That's according to a new survey from July, 2011 from Fidelity Investments, the nation's largest provider of workplace retirement plans and individual retirement accounts.

When asked why they increased contributions to their savings accounts, about a quarter of the 1,000 current and retired workplace retirement plan participants surveyed said it was to take full advantage of an employer's matching dollars, while nearly 40 percent said they had received a raise or some other extra money.

The importance of 401(k) plans

According to Fidelity, 55 percent of those surveyed said they wouldn't be saving at all--whether it's in an IRA, a money market account, an online savings account or a certificate of deposit--if it weren't for workplace 401(k) accounts.

These types of tax-deferred savings accounts have struggled in recent years as stock market losses cut deeply into many participants' balances and the recession prompted many employers to contribute less to their workers retirement savings accounts.

According to U.S. News and World Report, 95 percent of all 401(k) plans provided an employer contribution in 2007 but only 85 percent did in 2010. A typical company 401(k) match is 50 cents for every dollar an employee saves, up to 6 percent of their pay, but the matches range from 1 percent of pay to more than 7 percent.

Those company matches are seen as important investments by workers; according to the Fidelity survey, more than 90 percent feel it's important not to lose that employer match.

Other findings

The Fidelity study also found that most workers are using other investments in order to build up their retirement savings, including IRAs, employer-sponsored pension plans or high yield savings accounts. Only one in five respondents enrolled in a workplace 401(k) said they had no other retirement savings plan.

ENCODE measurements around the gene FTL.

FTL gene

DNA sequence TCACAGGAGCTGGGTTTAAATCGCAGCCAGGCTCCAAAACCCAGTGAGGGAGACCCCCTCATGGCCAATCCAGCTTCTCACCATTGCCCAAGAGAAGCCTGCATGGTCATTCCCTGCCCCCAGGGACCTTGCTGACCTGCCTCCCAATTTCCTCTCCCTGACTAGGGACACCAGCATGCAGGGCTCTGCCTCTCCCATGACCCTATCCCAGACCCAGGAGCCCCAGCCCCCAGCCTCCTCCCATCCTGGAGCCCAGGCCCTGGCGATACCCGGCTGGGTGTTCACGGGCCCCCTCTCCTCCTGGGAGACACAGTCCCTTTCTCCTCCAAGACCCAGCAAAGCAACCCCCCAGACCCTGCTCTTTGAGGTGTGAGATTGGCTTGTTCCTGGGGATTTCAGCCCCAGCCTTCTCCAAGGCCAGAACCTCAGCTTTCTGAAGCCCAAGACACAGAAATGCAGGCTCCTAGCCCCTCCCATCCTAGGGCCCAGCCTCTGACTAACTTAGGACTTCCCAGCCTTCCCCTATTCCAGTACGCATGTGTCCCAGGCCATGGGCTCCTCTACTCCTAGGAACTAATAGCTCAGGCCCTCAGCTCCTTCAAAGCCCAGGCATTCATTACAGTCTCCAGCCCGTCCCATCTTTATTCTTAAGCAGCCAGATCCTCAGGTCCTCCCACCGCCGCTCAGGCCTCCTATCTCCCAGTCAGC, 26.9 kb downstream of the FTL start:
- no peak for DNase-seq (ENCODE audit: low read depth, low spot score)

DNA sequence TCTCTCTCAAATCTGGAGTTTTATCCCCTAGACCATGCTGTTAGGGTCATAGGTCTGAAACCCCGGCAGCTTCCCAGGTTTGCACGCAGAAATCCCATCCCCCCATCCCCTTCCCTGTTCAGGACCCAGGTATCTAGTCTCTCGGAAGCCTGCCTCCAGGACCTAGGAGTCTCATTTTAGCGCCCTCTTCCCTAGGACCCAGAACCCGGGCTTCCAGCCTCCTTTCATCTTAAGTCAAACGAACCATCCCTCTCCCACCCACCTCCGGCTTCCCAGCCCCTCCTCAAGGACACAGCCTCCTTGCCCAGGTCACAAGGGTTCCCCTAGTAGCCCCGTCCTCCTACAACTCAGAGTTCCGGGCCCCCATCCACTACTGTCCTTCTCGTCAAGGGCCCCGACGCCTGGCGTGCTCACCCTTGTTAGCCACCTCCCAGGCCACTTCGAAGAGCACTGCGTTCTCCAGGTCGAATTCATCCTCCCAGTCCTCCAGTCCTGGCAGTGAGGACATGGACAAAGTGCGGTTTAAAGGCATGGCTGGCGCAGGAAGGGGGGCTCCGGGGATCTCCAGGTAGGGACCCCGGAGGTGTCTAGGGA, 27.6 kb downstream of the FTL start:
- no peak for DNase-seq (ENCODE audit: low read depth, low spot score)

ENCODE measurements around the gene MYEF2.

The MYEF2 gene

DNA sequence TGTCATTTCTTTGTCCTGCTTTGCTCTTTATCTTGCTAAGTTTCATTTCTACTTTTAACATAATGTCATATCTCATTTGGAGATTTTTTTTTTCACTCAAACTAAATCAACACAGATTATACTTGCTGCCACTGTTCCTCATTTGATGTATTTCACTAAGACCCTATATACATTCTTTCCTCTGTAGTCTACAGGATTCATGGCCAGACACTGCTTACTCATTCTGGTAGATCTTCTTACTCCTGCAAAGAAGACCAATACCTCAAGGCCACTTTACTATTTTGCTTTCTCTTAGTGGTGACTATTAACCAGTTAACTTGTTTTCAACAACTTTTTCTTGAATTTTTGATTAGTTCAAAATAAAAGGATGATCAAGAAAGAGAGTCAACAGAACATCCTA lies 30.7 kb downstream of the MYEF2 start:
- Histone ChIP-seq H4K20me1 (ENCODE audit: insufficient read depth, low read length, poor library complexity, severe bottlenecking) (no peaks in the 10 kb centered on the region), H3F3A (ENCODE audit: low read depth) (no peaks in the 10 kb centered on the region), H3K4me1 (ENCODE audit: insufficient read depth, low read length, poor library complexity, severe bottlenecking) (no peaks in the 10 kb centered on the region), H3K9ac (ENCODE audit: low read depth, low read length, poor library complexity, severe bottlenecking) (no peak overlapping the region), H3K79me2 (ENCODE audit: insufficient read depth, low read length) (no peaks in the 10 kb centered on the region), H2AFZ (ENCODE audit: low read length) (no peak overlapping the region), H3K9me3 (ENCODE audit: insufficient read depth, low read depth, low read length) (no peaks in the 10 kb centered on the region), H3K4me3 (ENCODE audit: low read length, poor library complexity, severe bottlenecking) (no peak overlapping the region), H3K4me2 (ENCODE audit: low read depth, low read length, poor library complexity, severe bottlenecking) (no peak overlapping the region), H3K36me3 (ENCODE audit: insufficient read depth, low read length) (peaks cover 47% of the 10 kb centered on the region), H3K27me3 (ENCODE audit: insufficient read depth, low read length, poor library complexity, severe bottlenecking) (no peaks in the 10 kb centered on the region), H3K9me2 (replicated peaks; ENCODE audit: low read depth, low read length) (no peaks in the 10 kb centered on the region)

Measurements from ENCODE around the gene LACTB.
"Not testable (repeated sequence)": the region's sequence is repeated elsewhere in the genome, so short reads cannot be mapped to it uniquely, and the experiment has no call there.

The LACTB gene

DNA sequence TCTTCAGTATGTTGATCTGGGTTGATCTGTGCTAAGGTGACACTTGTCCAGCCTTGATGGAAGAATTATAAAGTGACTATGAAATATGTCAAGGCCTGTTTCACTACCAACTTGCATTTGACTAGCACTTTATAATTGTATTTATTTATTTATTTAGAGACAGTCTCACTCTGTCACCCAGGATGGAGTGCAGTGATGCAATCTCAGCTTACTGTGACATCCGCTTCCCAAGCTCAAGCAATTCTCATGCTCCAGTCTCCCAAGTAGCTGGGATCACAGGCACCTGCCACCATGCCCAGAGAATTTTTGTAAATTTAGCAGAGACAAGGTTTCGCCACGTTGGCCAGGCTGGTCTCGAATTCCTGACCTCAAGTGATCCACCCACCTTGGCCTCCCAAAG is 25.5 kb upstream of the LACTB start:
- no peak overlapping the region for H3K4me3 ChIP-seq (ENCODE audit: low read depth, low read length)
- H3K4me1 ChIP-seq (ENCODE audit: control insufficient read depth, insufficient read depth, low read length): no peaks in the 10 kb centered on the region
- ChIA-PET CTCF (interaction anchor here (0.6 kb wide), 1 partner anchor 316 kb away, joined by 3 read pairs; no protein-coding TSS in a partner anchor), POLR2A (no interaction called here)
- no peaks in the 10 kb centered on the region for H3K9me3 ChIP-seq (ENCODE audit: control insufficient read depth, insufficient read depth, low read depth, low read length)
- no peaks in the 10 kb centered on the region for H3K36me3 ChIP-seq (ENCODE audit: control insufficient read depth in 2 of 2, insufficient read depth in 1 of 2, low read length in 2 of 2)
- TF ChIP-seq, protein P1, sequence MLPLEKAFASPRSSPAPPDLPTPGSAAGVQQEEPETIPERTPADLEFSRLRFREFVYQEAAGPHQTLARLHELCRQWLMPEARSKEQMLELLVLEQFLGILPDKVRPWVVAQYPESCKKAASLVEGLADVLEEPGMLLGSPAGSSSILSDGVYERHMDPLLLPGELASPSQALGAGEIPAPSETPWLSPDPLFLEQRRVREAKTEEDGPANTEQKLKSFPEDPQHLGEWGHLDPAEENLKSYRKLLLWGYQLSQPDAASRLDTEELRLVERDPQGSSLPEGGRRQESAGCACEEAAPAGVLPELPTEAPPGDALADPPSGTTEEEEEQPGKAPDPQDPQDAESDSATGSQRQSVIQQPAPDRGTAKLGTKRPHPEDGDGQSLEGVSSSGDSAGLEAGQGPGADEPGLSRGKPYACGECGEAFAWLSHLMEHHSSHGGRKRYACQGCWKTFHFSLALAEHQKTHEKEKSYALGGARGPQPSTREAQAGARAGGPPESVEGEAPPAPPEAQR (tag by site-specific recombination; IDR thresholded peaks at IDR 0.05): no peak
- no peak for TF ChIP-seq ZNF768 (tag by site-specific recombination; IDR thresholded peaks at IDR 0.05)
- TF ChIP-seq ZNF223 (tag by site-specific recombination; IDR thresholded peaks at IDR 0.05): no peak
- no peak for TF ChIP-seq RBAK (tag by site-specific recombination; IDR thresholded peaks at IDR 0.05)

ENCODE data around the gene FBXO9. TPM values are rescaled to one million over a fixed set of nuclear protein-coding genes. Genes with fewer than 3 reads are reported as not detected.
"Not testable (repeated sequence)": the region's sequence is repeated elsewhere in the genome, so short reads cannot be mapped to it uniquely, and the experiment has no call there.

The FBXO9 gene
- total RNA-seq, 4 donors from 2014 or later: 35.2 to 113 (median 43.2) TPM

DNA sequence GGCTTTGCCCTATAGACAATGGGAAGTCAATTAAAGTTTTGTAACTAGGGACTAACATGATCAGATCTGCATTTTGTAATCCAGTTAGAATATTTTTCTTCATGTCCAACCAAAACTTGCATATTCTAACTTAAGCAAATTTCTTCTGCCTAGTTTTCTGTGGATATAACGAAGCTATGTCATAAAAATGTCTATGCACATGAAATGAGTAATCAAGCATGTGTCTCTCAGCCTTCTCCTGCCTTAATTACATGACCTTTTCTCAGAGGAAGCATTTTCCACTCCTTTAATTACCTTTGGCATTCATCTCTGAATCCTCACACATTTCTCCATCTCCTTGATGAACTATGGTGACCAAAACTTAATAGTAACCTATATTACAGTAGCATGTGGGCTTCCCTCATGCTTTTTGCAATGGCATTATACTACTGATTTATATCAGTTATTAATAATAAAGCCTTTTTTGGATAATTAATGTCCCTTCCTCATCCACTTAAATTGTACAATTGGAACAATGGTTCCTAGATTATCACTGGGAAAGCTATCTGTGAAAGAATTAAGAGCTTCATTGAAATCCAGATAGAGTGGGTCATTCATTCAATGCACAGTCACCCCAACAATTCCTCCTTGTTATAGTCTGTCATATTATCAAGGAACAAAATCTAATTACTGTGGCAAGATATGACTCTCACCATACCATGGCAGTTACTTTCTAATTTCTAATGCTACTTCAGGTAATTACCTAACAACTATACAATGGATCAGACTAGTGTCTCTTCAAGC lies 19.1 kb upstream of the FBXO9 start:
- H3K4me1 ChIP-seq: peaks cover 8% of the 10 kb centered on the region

Fidelity found that employer contributions are the main motivation for workers participating in the savings accounts. A 2006 law that allows employers now to automatically enroll their workers in the company-run 401(K) plans is also credited with increasing participation, although a study recently conducted by the Employee Benefit Research Institute (EBRI) concluded that auto-enrolled participants often don't increase their contribution rate to a level that voluntary participants choose.

What to look for in a 401(k) plan

Although some 401(k) plans offer immediate eligibility to employees, some companies require workers to work for one to three months or up to a year before they are qualified for the plan. According to U.S. News, larger companies are more likely to allow immediate eligibility, but the amount of time a worker becomes eligible to receive matching contributions varies; about a quarter of the company-sponsored plans require a full year of service while about 30 percent require one to six months of service.

If you're comparing different companies' 401(k) plans, be aware that the time it takes to become vested often varies. You won't be able to keep your employer's match until you are vested. According to U.S. News, nearly half of all company-sponsored plans allow workers to become immediately vested but about a third require five or six years of service before you can keep that employer-paid match.

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Disclaimer:This content is not provided or commissioned by American Express. Opinions expressed here are author's alone, not those of American Express, and have not been reviewed, approved or otherwise endorsed by American Express. This site may be compensated through American Express Affiliate Program.